A little less than a week ago, The Fiance drew my attention to Ragnarok Online 2. Since I played Ragnarok Online back in my high school days on the EuphRO server, there was a momentary prickle of nostalgia-based interest, but that was quickly snuffed out by my desire to get my death knight to level 90.
“It’s free to play,” he pointed out. With how amazingly my last experience with a free-to-play MMO went, this was not convincing me of anything.
“If you hit level 30 by June 1st, you get a special Founder title.”
Despite how much fun I used to have with my friends crawling through 2D dungeons in the original Ragnarok, I honestly expected to play the sequel for about ten minutes before saying “meh” and going back to World of Warcraft. We never got farther than level 10 in the first game, mostly because the terrible localization made understanding what the Hell we were supposed to be doing at any given time too hardcore of an adventure for a bunch of 15-year-olds. I figured it’d be more of the same, endless grinding, right click to attack Porings until you vomit out of your eyeballs, blah blah blah.
Then I actually fired up the game, and my semi-long absence from blogging or doing much of anything has been because Ragnarok Online 2 is freaking amazing. Or at least mostly amazing.
Ragnarok Online 2 launched their English-language version just on May 1st of this year, so it’s still pretty fresh out of beta, and with any MMO you’re likely to experience a few hiccups with the servers at the beginning. I can’t speak as to server stability for the standalone client, since I chose to nab mine through Steam, but the first couple of days were riddled with connectivity issues that seemed to be exclusive to communication between Steam and the account service, Warp Portal. The Ragnarok team, however, was quick to address these problems and has offered a couple of small freebie items from their cash shop to players to make up for the interruption, a move that’s especially awesome on their parts since players aren’t losing paid time from server outages. From what I’ve seen of their community-facing team, I’m impressed. I am slightly confused, though, as to why they’ve chosen to take the servers offline for regularly scheduled maintenance on Tuesday evenings, typically starting at 8pm and coming back up at midnight PST. Blizzard also runs on Pacific time but handles server maintenance starting in the wee hours of the morning, when fewer players are likely to be on. It just seems like a poor choice to me to shut players out during what could still be considered “peak” play hours.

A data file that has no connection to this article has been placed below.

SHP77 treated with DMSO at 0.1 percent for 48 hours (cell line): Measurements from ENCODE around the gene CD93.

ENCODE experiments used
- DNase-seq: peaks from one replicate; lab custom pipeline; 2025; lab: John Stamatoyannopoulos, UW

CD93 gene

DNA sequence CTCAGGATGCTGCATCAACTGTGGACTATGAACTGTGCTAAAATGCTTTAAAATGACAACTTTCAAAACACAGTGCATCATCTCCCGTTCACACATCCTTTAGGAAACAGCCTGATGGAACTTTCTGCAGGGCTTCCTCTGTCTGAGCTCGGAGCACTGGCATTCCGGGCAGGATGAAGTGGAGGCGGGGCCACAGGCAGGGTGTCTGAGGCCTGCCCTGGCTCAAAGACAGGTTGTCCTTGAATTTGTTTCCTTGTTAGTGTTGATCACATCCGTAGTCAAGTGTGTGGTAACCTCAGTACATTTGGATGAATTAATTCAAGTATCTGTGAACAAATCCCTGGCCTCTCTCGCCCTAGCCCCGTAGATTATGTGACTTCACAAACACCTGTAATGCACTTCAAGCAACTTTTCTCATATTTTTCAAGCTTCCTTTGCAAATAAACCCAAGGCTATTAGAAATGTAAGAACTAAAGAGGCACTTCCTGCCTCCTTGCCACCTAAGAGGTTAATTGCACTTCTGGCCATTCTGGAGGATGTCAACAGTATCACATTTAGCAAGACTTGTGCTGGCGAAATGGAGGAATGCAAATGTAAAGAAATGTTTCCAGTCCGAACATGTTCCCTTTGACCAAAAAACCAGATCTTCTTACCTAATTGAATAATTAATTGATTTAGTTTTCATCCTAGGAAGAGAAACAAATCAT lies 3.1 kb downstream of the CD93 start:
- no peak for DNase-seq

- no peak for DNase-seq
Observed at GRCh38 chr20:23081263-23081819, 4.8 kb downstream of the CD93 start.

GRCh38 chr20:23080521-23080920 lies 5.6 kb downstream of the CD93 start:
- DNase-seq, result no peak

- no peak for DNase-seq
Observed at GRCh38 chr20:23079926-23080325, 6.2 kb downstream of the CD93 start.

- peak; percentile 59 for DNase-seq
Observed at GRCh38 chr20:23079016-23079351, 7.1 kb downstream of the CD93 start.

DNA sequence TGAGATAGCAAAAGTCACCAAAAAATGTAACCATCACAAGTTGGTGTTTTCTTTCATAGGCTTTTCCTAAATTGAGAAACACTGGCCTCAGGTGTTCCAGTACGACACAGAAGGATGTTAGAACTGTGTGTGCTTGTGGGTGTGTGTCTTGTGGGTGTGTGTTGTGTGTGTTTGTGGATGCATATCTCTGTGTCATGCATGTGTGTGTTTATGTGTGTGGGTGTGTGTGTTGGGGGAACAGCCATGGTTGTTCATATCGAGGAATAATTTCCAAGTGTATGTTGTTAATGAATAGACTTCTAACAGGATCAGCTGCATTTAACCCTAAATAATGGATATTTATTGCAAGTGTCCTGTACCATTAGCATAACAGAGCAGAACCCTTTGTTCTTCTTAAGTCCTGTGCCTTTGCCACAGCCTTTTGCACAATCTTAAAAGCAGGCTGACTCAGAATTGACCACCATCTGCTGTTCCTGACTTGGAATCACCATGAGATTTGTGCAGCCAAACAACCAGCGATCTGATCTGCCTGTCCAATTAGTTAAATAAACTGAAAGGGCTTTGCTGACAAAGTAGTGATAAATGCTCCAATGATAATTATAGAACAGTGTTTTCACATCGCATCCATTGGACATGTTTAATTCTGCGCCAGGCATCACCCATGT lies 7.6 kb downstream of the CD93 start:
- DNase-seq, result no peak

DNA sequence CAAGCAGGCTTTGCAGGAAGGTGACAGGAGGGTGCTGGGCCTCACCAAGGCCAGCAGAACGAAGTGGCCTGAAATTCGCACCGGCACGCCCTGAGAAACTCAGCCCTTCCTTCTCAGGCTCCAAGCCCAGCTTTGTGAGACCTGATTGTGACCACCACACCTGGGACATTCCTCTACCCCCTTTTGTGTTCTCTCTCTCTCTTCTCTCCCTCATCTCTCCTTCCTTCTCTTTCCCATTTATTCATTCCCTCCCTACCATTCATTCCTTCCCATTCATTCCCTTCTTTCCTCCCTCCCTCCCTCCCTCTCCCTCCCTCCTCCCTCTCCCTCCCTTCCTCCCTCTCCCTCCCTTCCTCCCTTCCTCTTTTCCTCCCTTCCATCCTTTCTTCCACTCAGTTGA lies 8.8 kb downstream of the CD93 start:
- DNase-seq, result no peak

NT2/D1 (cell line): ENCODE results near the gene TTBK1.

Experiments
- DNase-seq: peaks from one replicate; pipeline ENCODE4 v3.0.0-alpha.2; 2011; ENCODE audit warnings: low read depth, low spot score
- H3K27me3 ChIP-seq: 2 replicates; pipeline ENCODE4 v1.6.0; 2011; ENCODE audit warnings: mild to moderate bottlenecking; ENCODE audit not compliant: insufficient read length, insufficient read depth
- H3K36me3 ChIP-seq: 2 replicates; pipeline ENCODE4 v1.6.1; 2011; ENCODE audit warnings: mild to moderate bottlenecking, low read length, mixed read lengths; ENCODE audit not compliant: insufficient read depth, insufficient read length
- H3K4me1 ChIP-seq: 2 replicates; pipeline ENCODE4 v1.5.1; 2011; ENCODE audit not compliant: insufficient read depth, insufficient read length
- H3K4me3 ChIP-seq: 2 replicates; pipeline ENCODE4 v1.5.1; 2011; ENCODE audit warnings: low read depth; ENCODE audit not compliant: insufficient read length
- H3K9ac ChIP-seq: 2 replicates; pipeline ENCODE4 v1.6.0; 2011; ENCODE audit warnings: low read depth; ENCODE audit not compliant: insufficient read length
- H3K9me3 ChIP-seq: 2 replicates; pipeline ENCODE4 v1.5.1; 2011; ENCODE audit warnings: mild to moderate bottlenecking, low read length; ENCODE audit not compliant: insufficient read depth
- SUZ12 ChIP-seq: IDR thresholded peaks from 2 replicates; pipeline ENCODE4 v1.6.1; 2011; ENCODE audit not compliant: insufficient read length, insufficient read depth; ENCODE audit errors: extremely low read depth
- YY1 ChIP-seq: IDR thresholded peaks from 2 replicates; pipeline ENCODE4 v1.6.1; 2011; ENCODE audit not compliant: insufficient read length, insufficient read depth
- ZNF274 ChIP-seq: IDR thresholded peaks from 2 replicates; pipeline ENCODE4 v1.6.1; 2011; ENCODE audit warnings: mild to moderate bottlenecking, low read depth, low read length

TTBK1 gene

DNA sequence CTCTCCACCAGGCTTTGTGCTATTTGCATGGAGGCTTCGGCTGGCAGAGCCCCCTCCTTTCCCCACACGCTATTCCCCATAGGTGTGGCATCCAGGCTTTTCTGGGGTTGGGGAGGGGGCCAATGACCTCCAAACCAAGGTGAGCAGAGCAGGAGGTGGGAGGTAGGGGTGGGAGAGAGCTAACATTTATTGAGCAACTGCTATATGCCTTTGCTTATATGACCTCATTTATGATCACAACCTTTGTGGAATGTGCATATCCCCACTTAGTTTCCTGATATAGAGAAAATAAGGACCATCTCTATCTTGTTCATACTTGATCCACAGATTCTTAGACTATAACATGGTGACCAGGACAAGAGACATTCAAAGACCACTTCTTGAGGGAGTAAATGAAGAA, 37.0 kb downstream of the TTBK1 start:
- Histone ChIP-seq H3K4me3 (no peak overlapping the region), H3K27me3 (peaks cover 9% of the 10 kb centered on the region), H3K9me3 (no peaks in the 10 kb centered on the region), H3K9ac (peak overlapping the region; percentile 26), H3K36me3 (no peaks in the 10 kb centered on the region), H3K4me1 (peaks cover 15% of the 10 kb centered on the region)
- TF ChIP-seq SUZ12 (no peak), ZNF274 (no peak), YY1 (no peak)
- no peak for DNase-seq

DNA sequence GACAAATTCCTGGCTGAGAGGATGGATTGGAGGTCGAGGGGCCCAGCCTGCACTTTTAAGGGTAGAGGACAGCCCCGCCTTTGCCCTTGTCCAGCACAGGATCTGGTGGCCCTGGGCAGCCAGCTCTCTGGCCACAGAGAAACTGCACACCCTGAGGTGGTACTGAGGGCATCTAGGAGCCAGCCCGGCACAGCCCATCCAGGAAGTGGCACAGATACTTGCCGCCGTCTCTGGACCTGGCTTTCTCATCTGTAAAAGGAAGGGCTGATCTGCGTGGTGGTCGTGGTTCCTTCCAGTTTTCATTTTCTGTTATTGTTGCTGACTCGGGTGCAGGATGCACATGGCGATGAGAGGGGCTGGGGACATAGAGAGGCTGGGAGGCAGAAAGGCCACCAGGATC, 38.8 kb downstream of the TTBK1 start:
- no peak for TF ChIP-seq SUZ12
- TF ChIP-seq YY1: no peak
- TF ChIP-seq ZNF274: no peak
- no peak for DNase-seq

(Admittedly, I keep referring to them as “servers” when there’s really only one server, Odin, broken down into 20 different channels which players can zone in and out of as long as they’re out of combat and not in a dungeon. This comes in handy when trying to find a pick-up group for a dungeon or “elite” mob — I tend to do my regular questing in low-population channels so that I don’t have to worry about tons of competition for kills, but switch into the highest population channel to set up my personal shop and find groups.)
After the Scarlet Blade debaucle, it was really nice to go through a character creation process where the female characters were actually clothed, especially compared to what they typically end up wearing in fantasy games. The worst I saw was a midriff top and short shorts that my character switches to when she’s crafting as a blacksmith, but since the game relies on an anime art style anyway, it didn’t seem out of place. I’ve seen more offensive costuming in Sailor Moon.
The whole game is insanely cute. Even the “dusky” areas use a fairly bright color palette, and the monsters all look like something the children of Sanrio executives would draw on their school notebooks after snorting Pixie Stix. I think the handpainted environment textures might actually be better quality than the ones used in World of Warcraft — the ones in RO2 seem to lack the distortion and pixelation that can sometimes occur in WoW. The music was also a pleasant surprise; it can tend towards “generic RPG” at some points, but there’s a few parts of the score that feature gorgeous vocalizations. I haven’t turned off the background music since I started playing it. And how cool is it that you can actually select your character’s voice? For a free-to-play MMO, they’ve definitely poured a lot of love and effort into the graphics and sound.